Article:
For a lunch break in Vori opt for tavern Velghi, upon entering the village, or mezedhopolio Milo on the main square.

Leaving Vori, you return to the junction from where you head for Phaistos, where a relaxed atmosphere lets you enjoy the site at your own pace, with here and there a shady spot to sit and absorb it all.


(Open daily 8am – 7pm; Adm.4euro). One of the most important palaces of Minoan Crete, it has the most magnificent view of the Messara plain and Mt. Psiloritis. It follows the same pattern and architecture of Knossos and Malia, where the central court is surrounded by the palatial buildings Inhabited since late Neolithic times, its first palace was built around 2000 BC. Like the other Minoan palaces it was destroyed by an earthquake around 1700 BC and a new palace was built over the ruins of the first one.

Phaistos was the political and administrative centre of the Messara plain. Again destroyed in around 1450 BC, habitation continued, but it was on constant warring terms with neighbouring Ghortys, by which it was eventually defeated in the 2nd century BC. Excavations were carried out by the Italian school and started in 1900 under the guidance of archeologist Federico Halbherr.

Disc of Phaistos
Uncovered in 1905, this small clay disc with a diameter of 15cm consists of a photographic script, made up of 241 hieroglyphic symbols that are to be read from the outside to the inside of the disc. Every symbol stands for a syllable and every group of symbols represents a word. Although some of the symbols like tools and animals have been recognized, the disc has not been deciphered as it bears little resemblance to Crete's Linear A and Linear B script. It is one of the most intriguing archeological relics ever uncovered in Crete.

Ayia Triadha

(Open daily May-Sep 10am – 4.30pm; Oct-Apr 8.30am – 3pm; Adm.3euro). If you are up to it, pay a visit to Ayia Triadha, a small Minoan site 3km west of Phaistos. It is set in delightful landscape surrounded by hills and orange groves. This large villa was not as important or as big as the palace of Phaistos but followed a similar architectural design. It was built around 1600 BC and only once destroyed, in the overall destruction of all Minoan sites around 1450 BC. Like Phaistos, the site had been inhabited since Neolithic times. Beautiful pieces of jewellery and pottery like the Boxer Vase and the Chieftain Cup were found here, which are now on display at the Archeological Museum in Iraklio. Return to the main road and continue your way to Matala.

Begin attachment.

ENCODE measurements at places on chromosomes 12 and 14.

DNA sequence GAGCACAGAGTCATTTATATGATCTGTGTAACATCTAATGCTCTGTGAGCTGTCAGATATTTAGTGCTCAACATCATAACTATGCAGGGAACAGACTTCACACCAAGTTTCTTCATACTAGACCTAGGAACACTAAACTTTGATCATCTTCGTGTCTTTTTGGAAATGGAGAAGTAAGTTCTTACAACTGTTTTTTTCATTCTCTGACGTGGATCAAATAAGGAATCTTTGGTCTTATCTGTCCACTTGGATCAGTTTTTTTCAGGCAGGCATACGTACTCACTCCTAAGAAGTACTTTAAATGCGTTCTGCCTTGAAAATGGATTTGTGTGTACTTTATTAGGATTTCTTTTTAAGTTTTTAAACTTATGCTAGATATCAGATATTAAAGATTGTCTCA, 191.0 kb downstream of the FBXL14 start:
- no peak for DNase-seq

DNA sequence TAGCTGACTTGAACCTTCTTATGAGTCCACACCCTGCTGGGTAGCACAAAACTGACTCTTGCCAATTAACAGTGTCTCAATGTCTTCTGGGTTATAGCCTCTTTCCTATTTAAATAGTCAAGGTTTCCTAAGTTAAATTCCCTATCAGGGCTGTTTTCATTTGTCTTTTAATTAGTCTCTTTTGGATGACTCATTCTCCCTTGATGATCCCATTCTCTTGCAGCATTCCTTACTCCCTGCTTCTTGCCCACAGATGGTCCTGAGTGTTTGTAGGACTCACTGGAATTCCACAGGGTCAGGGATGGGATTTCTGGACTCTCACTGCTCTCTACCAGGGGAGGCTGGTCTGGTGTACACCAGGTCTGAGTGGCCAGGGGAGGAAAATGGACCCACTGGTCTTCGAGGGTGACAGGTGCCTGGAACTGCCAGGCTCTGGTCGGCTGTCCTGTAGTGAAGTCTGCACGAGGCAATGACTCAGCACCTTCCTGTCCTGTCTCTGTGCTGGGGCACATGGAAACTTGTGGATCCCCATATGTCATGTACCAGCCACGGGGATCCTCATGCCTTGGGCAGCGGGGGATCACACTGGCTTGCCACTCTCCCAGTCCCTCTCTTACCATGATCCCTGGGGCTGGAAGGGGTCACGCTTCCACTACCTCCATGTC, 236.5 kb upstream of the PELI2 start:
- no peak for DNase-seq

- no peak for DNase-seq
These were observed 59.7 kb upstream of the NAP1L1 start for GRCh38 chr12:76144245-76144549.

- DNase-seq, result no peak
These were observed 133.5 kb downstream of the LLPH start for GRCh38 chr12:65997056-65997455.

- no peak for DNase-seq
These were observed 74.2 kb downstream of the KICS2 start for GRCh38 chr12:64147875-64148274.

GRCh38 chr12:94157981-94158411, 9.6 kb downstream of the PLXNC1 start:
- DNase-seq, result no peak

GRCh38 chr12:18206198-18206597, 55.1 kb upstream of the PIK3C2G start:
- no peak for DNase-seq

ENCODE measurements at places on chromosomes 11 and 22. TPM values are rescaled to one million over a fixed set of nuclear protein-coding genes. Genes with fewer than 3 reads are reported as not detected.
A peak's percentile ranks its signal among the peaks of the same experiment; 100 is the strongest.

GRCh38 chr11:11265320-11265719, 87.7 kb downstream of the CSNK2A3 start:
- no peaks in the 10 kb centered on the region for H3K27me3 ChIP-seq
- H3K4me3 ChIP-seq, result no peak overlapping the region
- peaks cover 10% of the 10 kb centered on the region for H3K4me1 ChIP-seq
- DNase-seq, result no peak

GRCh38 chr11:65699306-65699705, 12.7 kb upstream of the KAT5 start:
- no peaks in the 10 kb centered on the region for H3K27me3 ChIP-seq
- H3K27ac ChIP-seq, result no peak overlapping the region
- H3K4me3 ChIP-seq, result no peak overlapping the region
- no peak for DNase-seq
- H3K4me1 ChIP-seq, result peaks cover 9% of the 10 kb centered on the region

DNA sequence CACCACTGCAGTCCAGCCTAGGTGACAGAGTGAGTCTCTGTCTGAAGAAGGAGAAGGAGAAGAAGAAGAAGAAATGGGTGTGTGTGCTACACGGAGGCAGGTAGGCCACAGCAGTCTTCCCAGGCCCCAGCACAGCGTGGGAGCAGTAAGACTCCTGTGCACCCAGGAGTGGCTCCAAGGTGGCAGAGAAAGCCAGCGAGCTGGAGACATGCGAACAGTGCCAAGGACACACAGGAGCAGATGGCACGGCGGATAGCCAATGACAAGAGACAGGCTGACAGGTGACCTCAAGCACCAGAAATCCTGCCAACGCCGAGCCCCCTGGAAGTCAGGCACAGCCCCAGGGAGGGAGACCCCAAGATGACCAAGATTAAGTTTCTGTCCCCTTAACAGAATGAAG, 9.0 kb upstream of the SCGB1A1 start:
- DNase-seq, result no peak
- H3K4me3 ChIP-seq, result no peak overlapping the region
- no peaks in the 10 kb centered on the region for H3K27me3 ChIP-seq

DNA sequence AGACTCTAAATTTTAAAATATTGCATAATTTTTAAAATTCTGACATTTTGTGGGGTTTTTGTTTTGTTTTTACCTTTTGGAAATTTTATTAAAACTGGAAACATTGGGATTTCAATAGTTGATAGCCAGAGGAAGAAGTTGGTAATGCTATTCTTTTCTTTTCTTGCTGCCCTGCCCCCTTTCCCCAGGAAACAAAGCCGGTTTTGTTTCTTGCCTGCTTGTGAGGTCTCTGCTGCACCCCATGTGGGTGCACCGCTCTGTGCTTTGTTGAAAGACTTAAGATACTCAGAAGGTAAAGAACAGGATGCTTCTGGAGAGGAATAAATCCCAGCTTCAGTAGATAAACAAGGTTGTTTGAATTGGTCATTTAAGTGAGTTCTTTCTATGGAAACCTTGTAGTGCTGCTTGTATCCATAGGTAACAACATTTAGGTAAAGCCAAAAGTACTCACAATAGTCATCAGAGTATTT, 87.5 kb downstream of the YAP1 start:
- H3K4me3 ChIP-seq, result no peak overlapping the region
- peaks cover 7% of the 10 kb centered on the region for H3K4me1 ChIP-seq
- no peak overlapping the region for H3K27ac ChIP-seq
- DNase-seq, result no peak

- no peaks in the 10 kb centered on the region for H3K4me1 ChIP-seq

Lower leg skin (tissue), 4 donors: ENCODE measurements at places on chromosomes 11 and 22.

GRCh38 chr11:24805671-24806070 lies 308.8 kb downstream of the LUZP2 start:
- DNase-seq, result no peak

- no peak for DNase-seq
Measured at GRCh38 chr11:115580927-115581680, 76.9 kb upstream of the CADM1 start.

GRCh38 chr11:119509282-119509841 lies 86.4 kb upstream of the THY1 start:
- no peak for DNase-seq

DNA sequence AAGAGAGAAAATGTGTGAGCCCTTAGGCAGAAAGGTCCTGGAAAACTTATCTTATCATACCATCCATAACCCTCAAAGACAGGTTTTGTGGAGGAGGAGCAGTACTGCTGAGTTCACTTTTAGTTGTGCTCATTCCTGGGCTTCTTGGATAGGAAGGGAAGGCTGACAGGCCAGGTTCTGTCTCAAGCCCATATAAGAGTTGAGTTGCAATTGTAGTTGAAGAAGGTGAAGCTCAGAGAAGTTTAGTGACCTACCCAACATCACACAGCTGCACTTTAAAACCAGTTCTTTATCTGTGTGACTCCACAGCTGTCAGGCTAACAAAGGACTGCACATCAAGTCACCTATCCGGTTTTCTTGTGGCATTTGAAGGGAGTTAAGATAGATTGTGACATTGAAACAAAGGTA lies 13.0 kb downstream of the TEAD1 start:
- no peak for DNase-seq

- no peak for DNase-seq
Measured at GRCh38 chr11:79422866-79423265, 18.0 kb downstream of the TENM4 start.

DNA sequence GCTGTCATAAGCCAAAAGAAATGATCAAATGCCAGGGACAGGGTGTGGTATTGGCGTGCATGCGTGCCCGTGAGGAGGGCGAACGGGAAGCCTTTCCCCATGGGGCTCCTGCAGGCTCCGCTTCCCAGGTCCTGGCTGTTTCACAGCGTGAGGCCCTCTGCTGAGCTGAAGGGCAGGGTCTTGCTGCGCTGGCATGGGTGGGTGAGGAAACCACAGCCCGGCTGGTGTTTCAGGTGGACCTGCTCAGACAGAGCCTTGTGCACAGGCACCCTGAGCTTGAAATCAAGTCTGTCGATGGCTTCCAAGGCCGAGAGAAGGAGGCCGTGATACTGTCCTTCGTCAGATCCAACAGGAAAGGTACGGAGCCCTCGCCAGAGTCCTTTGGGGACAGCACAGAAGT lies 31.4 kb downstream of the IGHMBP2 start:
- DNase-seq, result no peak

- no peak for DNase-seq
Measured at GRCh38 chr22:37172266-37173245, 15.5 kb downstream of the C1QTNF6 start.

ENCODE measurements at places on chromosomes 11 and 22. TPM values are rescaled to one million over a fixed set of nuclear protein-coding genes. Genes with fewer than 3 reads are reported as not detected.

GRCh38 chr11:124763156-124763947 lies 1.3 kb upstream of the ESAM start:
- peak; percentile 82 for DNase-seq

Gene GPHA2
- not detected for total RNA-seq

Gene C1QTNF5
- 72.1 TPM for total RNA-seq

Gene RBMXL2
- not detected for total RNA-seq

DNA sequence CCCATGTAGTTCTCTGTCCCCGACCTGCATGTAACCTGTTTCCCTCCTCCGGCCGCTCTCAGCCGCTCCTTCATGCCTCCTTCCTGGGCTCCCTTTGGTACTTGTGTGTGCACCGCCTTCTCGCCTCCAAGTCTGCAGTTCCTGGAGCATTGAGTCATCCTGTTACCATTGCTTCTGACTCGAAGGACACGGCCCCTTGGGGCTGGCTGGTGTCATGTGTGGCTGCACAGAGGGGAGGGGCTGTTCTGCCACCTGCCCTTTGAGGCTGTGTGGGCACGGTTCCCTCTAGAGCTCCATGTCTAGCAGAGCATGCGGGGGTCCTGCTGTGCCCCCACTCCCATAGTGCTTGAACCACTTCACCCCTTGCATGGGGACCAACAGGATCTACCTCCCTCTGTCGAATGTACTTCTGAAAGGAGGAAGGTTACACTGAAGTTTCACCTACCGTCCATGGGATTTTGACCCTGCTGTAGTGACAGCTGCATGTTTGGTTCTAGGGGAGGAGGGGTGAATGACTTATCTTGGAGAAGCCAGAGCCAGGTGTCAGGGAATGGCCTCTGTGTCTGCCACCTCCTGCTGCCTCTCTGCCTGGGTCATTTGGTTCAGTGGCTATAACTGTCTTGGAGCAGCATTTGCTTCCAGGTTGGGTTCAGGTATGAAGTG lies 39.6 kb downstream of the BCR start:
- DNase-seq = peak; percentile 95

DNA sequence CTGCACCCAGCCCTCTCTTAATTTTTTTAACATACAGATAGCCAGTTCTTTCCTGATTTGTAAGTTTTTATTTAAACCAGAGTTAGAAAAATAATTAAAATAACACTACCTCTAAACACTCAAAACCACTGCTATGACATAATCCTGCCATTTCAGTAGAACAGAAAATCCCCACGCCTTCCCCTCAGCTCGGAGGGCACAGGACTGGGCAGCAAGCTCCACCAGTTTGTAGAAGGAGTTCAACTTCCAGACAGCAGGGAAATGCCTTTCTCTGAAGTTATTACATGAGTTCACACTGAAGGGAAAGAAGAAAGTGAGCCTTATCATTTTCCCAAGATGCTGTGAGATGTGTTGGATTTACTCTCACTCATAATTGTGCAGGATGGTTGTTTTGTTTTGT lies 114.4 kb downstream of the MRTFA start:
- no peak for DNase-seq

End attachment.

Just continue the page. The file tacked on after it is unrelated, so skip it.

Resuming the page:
On the coast 11km south-west of Phaistos lies former hippie colony Matala and its man-made caves. Originally Roman tombs of the 1st century AD, they are cut out of sandstone rock; some of them are mere holes, while others are complete with carved door, window and bed. They were used as dwellings for centuries; today they are only to be visited as a site. (Open Jun-Sep 8am – 7pm; Adm.2euro) Matala that probably served as port for Minoan Phaistos and during Roman times as port for Ghortys, is nowadays a well developed tourist resort with sandy beaches. It exploits its reputation as a former hippy colony with a proliferation of hotels and tavernas.

If you prefer things a bit more quiet and seeing Matala’s caves is not your priority, opt for swimming at Kalamaki with its white sandy beach and some attractive taverns. To get here, follow the signpost Kamilari – Kalamaki from the main road to Matala.